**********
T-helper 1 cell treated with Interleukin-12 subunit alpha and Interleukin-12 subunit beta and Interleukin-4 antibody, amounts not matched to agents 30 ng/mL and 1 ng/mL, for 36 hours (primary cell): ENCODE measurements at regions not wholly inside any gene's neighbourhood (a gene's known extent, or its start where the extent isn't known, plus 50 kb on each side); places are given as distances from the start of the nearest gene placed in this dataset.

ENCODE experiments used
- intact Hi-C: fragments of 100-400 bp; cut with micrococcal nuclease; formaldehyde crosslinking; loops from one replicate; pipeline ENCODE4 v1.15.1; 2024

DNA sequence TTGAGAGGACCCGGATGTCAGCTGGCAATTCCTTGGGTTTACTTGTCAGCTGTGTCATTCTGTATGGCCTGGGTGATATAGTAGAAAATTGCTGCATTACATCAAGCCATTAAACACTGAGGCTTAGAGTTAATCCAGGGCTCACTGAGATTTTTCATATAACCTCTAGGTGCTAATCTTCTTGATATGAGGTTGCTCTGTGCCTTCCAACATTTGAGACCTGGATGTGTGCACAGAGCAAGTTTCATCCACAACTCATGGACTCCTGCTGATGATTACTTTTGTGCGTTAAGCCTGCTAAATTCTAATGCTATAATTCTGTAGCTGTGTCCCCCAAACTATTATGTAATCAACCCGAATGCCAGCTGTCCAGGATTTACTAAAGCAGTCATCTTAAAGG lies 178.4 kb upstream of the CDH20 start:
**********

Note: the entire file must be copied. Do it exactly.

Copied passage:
T-helper 1 cell treated with Interleukin-12 subunit alpha and Interleukin-12 subunit beta and Interleukin-4 antibody, amounts not matched to agents 30 ng/mL and 1 ng/mL, for 36 hours (primary cell): ENCODE measurements at regions not wholly inside any gene's neighbourhood (a gene's known extent, or its start where the extent isn't known, plus 50 kb on each side); places are given as distances from the start of the nearest gene placed in this dataset.

ENCODE experiments used
- intact Hi-C: fragments of 100-400 bp; cut with micrococcal nuclease; formaldehyde crosslinking; loops from one replicate; pipeline ENCODE4 v1.15.1; 2024

DNA sequence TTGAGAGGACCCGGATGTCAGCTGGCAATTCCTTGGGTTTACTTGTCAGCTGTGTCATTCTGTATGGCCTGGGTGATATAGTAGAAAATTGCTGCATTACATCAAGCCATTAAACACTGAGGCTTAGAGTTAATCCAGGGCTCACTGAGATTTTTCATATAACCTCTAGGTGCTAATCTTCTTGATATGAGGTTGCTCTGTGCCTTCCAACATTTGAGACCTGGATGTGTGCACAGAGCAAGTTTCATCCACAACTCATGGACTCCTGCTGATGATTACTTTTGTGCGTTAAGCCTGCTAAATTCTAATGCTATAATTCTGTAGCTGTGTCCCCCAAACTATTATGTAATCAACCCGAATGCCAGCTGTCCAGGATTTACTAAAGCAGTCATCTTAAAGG lies 178.4 kb upstream of the CDH20 start: